On November 3, 2021, the Complainant applied for UK Registered Trademark No. 3717172 for the word mark ARIA FERTLITY. The application was published on January 14, 2022 but has not yet proceeded to grant.
5. Parties’ Contentions
In summary, the Complainant contends as follows:
Identical or confusingly similar
The disputed domain names are confusingly similar to a trademark in which the Complainant has rights.
The Complainant has used the names “Aria” and “Aria Fertility” since its clinic opened to the public on January 4, 2021. All trade under such names has been carried out by and for the benefit of the Complainant and all goodwill and reputation attaching thereto vests in the Complainant.
The disputed domain name <ariafertility.com> is identical to the Complainant’s trading name, it being well-established that the Top-Level Domain is ignored for the purpose of the assessment. The dominant, distinctive, element of the disputed domain name <ariawomenshealth.com> is “Aria” as the element “womenshealth” is descriptive and connotes the services supplied under the name “Aria” by the Complainant.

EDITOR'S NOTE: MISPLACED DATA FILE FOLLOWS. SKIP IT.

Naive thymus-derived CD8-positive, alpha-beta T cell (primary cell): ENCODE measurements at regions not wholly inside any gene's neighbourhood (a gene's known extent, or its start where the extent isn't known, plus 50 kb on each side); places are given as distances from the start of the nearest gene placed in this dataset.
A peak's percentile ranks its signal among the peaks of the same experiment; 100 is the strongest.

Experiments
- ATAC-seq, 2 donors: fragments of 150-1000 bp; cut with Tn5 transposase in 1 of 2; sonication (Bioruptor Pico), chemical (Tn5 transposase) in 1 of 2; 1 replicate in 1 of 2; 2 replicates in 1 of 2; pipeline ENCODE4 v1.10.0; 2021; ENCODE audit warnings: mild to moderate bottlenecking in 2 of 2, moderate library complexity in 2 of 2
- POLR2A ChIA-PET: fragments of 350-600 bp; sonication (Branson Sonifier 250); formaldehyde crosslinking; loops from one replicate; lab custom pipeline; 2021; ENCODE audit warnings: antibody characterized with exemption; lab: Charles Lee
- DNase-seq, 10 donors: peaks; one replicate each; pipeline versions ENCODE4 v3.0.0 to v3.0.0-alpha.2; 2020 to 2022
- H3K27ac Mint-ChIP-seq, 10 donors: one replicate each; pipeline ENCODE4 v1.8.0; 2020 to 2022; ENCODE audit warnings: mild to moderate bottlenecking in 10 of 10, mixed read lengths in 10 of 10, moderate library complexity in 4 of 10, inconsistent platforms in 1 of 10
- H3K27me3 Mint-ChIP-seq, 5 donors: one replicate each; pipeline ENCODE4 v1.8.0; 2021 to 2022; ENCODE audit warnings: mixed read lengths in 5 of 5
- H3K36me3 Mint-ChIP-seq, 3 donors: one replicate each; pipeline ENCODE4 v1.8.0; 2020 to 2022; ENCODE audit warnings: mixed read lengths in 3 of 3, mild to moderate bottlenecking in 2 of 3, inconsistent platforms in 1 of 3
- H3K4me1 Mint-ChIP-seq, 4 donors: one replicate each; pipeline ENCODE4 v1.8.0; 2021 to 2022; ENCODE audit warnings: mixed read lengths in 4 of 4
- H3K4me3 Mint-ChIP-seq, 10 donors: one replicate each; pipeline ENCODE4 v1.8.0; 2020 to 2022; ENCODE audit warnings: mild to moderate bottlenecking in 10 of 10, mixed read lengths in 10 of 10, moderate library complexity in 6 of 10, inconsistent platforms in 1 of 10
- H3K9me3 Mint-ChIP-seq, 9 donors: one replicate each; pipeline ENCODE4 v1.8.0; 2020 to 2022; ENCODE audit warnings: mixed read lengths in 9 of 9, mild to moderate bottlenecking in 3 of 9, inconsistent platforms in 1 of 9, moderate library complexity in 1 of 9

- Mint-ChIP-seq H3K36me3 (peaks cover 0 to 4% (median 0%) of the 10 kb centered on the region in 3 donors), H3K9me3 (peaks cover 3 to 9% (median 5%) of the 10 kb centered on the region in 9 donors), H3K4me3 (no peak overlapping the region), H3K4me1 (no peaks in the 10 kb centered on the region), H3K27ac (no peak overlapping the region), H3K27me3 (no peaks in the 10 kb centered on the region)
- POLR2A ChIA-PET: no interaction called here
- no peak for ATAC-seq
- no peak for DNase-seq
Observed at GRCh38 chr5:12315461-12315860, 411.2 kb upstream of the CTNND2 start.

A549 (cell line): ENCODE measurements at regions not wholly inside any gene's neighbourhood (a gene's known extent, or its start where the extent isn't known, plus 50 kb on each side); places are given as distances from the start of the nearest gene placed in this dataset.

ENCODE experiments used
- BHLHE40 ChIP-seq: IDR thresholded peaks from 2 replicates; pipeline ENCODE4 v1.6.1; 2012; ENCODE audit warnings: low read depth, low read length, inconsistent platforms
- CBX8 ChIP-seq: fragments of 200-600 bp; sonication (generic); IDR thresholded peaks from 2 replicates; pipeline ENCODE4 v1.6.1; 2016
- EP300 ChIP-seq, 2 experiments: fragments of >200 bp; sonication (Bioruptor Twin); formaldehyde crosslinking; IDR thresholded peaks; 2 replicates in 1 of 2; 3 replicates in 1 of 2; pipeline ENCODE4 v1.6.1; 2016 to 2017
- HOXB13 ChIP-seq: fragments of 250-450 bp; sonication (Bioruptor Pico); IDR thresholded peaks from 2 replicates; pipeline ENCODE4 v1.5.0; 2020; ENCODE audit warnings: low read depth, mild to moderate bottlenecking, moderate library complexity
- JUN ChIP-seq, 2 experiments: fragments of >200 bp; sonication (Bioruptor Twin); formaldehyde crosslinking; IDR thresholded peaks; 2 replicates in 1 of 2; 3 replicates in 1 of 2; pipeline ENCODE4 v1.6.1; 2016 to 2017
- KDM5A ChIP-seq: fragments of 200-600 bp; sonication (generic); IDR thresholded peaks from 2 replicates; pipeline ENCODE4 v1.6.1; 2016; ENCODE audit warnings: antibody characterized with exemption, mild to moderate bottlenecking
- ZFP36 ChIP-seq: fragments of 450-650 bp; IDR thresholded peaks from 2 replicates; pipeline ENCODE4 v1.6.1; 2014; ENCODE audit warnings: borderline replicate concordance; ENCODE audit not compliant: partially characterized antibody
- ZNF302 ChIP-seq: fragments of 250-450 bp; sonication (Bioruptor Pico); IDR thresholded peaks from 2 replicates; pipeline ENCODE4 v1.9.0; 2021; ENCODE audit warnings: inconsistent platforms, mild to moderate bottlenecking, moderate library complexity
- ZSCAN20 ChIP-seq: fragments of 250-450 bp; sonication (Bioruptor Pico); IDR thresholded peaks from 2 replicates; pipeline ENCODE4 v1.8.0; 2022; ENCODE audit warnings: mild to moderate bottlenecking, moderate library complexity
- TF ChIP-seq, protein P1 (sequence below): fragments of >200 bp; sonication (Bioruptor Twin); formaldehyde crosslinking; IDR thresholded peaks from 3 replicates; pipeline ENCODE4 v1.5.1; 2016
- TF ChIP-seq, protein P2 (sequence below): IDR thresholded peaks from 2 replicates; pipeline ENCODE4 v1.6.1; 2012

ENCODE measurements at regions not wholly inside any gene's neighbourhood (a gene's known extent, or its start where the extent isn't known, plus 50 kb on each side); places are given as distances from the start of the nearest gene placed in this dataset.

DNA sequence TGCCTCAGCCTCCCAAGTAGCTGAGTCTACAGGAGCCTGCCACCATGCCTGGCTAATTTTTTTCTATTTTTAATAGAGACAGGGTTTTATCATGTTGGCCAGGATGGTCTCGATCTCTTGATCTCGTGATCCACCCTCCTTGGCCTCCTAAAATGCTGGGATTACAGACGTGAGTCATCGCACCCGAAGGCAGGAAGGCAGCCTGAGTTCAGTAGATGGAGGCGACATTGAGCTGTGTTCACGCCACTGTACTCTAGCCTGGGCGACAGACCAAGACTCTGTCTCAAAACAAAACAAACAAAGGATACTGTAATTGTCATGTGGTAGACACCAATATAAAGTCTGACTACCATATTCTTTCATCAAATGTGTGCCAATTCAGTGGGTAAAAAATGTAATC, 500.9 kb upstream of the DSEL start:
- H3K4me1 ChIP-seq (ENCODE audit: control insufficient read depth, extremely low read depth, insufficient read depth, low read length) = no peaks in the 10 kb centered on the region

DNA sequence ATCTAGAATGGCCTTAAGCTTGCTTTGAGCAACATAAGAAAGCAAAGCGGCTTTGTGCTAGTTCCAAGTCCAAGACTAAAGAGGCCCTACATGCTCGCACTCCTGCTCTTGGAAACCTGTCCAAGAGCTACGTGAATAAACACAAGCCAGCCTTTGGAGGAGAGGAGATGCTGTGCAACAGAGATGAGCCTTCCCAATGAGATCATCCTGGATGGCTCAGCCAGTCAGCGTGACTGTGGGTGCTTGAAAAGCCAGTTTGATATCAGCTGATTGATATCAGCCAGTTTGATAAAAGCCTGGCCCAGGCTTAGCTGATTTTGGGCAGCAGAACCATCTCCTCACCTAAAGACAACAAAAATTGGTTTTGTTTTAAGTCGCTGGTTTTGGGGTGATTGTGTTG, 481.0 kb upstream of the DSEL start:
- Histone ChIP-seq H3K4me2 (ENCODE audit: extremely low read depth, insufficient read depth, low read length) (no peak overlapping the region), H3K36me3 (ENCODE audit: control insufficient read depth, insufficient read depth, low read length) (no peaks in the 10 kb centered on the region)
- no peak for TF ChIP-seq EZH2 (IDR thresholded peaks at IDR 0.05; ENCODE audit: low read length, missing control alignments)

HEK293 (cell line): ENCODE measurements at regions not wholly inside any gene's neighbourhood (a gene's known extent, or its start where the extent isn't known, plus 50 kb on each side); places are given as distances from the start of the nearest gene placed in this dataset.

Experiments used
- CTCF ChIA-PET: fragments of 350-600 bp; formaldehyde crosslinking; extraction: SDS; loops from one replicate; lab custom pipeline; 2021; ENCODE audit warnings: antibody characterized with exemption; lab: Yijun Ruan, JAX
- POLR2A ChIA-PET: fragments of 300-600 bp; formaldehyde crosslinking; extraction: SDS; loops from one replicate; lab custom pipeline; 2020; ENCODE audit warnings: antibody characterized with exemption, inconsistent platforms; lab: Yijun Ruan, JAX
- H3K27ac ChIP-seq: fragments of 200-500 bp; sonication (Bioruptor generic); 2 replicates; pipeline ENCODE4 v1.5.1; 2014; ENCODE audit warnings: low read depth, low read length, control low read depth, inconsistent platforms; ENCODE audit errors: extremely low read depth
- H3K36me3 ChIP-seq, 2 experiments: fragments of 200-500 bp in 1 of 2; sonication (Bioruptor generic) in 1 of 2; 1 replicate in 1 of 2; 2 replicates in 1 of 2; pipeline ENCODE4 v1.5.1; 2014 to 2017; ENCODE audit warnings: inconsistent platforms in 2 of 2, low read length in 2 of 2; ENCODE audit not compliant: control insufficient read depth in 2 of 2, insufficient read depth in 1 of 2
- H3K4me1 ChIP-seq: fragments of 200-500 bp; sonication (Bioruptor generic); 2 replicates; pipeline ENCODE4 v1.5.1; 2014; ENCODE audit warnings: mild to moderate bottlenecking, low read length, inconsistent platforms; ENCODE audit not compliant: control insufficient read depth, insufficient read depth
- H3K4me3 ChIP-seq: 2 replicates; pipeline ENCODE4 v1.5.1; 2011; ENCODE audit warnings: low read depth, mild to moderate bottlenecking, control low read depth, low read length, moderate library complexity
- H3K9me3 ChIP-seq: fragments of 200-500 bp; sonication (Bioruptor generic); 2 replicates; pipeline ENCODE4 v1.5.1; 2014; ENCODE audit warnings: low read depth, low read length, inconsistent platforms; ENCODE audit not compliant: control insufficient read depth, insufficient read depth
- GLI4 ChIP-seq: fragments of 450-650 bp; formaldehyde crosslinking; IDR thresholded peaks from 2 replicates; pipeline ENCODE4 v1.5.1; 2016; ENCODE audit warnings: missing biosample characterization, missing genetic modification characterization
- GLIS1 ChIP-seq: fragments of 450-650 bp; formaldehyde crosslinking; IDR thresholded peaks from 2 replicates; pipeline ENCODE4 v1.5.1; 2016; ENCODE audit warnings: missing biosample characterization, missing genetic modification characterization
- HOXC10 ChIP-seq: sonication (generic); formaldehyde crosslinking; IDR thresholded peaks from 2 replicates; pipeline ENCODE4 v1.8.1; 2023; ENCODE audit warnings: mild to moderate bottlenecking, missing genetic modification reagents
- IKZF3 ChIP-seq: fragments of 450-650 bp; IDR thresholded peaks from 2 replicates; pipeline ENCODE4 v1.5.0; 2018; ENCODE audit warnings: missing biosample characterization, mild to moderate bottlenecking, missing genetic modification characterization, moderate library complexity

Rights or legitimate interests
The Respondent has no rights or legitimate interests in the disputed domain names.
The “Aria Fertility” name was chosen in July 2020 by the founders of the clinic, including Dr. Hickman. Dr. Hickman suggested that the disputed domain names be registered by Mr. Hickman as he had an account with the Registrar. The Respondent invoiced the Complainant for the associated expenses and there was no suggestion that the Complainant was effectively “renting” the disputed domain names. The Complainant would never have agreed to such an arrangement.